Skip to main content

Sadly, this week is my last week for the summer osprey season… but it has been a great year at the main nest and the three young ospreys are doing really well. They give the impression of feistiness and strength, especially when compared with last years young ones.

An osprey looks down upon two other osprey in a nest

The youngsters hanging out

There have been some superb name suggestions sent to us, and eventually, we decided on a lunar theme. Willie Mair and Rhona Young thought that it would be fitting to mark the anniversary of the Apollo 11 moon landing anniversary, as we had already celebrated a 20th anniversary for SS this year.

We have chosen the name Luna for osprey 301 to mark the lunar landing. Hope will be the name for 303, from Lorna’s suggestion, while the male osprey 302 will be called Buzz, in honour of Buzz Aldrin (not Buzz Lightyear!). Thank you to all those who took the time to offer suggestions, as that was much appreciated!

Three ospreys in a nest

Luna, Hope and Buzz

As the season draws to a close, we haven’t seen Mrs O for a few days. We think that she may have left for southern winter skies already. She has done an absolutely brilliant job raising three young with her partner, White Leg SS. He is definitely still around. His visits to the nest involve only the briefest touchdown to deposit a fish for one of his offspring, then he alights and is away again in the blink of an eye. We hope, very much, that we will see him back next year, partnered with Mrs O for another successful season.

An osprey looks towards camera while another eats a fish

Mrs O with feathers sticking up and Hope on the nest, both eating fish

An osprey standing

Mrs O shows off her feather spoilers

As for the three young ospreys, they are still hanging out at the nest to feed. The last view of Mrs O at the nest was 7 August, when she arrived with a fish. 303 (Hope) was already eating fish on the nest. They both sat there eating, Mrs O up on the perch and Hope on the nest. Mrs O had two feathers on either side sticking right up, looking like the spoilers on a sporty car. Is this the tail end of her summer moult before she takes flight?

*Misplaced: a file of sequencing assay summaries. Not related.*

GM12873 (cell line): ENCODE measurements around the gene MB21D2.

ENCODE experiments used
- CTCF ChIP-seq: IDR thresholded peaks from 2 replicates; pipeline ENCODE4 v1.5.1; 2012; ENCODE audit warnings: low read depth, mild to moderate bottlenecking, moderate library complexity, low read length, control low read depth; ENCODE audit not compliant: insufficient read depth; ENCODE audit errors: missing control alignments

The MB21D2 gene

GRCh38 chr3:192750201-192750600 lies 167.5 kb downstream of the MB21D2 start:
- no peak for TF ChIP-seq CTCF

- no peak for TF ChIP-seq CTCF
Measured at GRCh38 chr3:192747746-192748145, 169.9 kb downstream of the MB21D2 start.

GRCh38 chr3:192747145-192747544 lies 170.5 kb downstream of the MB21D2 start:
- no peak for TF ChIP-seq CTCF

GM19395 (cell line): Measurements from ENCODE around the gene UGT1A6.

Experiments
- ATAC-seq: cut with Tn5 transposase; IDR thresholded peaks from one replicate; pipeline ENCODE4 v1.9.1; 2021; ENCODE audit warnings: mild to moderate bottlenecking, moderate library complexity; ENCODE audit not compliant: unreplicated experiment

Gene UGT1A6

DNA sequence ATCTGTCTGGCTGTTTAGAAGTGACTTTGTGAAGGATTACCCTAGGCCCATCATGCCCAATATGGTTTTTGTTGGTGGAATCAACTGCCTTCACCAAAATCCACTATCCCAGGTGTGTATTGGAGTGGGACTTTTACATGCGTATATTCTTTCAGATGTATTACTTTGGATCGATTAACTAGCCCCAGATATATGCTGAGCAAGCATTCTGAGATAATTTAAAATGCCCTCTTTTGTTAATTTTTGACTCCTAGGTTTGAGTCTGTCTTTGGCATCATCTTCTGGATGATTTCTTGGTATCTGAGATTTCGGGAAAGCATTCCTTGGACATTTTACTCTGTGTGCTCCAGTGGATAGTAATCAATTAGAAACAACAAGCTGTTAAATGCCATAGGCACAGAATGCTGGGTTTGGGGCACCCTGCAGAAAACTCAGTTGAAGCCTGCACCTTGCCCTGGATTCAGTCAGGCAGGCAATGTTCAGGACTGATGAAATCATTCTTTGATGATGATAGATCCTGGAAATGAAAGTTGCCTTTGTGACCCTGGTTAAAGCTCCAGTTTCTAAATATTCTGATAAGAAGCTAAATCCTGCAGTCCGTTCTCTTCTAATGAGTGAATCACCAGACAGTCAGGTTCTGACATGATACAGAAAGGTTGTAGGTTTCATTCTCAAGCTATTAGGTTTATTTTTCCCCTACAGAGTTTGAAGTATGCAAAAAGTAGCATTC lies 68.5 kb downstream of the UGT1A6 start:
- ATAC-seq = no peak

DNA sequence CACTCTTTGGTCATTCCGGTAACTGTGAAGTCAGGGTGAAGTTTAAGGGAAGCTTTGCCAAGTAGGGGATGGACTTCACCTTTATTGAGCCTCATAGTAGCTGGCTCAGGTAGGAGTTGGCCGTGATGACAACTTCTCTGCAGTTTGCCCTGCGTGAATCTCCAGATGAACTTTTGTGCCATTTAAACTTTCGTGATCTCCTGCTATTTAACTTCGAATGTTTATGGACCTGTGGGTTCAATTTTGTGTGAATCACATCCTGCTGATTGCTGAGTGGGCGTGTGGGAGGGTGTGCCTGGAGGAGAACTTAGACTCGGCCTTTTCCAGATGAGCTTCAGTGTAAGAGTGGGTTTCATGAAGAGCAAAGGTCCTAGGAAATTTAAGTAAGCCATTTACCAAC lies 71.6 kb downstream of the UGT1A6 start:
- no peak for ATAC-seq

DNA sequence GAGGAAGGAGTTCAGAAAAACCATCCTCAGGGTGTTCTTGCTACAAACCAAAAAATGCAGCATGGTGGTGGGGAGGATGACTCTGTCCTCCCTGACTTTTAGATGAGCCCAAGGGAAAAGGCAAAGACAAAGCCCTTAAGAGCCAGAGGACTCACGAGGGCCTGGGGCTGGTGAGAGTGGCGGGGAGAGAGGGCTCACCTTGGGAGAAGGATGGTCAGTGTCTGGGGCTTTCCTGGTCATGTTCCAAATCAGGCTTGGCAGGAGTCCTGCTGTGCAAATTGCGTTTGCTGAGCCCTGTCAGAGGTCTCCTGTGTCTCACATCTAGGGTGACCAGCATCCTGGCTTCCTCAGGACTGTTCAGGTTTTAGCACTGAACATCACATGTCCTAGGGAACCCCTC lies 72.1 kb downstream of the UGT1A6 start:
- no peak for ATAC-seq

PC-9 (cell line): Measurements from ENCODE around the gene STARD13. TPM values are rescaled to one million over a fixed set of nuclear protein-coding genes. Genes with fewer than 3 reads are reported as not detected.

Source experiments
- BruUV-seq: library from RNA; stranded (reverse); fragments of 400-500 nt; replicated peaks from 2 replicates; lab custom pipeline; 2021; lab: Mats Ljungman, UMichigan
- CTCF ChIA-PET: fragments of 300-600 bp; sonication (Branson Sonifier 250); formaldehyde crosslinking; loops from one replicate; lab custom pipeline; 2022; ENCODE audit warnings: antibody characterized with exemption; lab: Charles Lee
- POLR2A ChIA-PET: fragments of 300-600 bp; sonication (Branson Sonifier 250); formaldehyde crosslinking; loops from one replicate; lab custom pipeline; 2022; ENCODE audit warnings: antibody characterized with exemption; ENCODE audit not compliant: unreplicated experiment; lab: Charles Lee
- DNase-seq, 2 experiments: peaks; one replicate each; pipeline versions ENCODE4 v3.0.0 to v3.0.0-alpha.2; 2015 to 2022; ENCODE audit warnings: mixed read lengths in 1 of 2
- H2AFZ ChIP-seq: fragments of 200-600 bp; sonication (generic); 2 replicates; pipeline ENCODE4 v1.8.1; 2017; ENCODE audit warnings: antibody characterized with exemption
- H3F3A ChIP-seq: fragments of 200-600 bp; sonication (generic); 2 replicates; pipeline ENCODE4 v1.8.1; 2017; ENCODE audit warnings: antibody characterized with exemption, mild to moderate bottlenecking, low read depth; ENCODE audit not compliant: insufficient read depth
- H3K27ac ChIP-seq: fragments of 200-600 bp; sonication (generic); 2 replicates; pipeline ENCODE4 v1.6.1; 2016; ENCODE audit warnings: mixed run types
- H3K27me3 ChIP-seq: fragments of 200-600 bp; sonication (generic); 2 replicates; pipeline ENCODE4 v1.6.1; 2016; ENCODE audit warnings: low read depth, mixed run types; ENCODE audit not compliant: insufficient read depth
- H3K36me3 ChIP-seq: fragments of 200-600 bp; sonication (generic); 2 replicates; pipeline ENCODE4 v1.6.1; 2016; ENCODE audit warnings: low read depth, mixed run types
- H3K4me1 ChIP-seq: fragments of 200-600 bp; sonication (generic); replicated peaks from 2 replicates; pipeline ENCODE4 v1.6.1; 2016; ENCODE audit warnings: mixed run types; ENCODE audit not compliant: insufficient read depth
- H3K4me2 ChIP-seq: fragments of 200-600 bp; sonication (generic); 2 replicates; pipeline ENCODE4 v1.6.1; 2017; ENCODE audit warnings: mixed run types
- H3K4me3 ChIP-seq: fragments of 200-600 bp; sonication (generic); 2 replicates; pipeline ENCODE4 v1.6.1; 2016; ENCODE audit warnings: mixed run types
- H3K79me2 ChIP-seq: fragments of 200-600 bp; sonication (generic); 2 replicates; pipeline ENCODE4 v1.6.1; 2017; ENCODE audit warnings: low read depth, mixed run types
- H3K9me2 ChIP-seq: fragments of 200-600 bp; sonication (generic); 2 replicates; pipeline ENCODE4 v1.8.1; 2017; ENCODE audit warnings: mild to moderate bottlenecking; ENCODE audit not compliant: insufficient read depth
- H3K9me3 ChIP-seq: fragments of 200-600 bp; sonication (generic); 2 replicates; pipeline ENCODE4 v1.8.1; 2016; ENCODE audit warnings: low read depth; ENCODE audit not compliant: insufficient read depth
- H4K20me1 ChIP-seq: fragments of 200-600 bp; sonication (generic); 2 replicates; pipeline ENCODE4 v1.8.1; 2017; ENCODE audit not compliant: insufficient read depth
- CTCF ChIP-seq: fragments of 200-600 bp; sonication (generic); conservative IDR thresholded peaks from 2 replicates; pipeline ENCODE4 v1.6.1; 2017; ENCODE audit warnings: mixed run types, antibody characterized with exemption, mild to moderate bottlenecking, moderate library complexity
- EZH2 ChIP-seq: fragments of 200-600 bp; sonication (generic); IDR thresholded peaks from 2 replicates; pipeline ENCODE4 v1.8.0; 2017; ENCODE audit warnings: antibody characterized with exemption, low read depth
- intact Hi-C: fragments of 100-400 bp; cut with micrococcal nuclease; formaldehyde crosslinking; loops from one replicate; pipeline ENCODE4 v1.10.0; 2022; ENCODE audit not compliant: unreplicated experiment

Later that day, 302 (Buzz) was sitting alone on the post when a jay decided to visit. The little jay hopped about while Buzz watched and then both sat at opposite sides of the nest on the perches quite contentedly.

Two ospreys in a nest

Buzz has the fish, Hope and Luna stare upwards, watching SS in case he has more fish.

On 8 August, all three young birds were seen at the nest together, tracking a bird flying in the sky above them. They were dropping and flicking their wings, calling quite excitedly. A fish was brought in and dropped off to them - we think by SS - but it happened in a flash before he was gone again.

Buzz grabbed the fish, which was only small but very much still alive and flapping about. He was unsure what to do and tried to hold it down to keep his sister, Hope, from making a steal. The fish had smudge markings down its flanks and was possibly a parr. It looked golden in colour as the light caught it. Buzz was definitely not up for sharing, especially when Luna made an appearance at the nest with a flying swoop as she dropped in.

An osprey with its wings spread

Luna landing

Buzz kept walking around the edge of the nest, keeping the fish away from his sisters. His strategy was to hold it down in his talons until it weakened before he attempted to eat it.

The adult bird was flying around the nest above them and they kept looking skyward. The sisters were undecided as to whether they should keep watching dad in case he had some more fish or to keep watch on their brother in case he let go of his.

An osprey with a fish

Buzz with the parr

The centres will remain open until the end of August, allowing visitors to catch a few last glimpses of the family before they leave. This week’s highlight from the nest are over on YouTube – click the image below to play.

This week’s highlights

There is a lovely film which shows the whole summer season, from Mrs O and SS arriving in the spring, to the laying of the eggs, incubation, hatching, and the patient rearing of the three chicks, showing how they developed week by week until fledging.

Thank you to all the volunteers for the Tweed Valley Osprey Project and our project supporters. The volunteers do a fantastic job keeping a watch on the nest and recording everything that happens. They greet all the visitors to the centres and make a visit so pleasant with tales of what the birds have been up to; always ready with a cheery smile and such enthusiasm.

Once the birds begin their migration, I will send in some updates to let everyone know how they are doing. We all wish them a safe journey and a long and happy life. Bye bye until next year!

– Diane Bennett

A group of people slice a cake shaped like an osprey nest

The SS birthday cake by Emma’s Cakes of Kelso and left to right: Diane Bennett, Lady Angela Buchan Hepburn, Tony Lightley, Lynne Mitchell, Eve Schulte, Iain Coates and Norma Coates (Photo courtesy of Peeblesshire News)

A man holds a portrait photo of an osprey in front of a large group

TVOP fabulous osprey volunteers and supporters (photo courtesy of Peeblesshire News)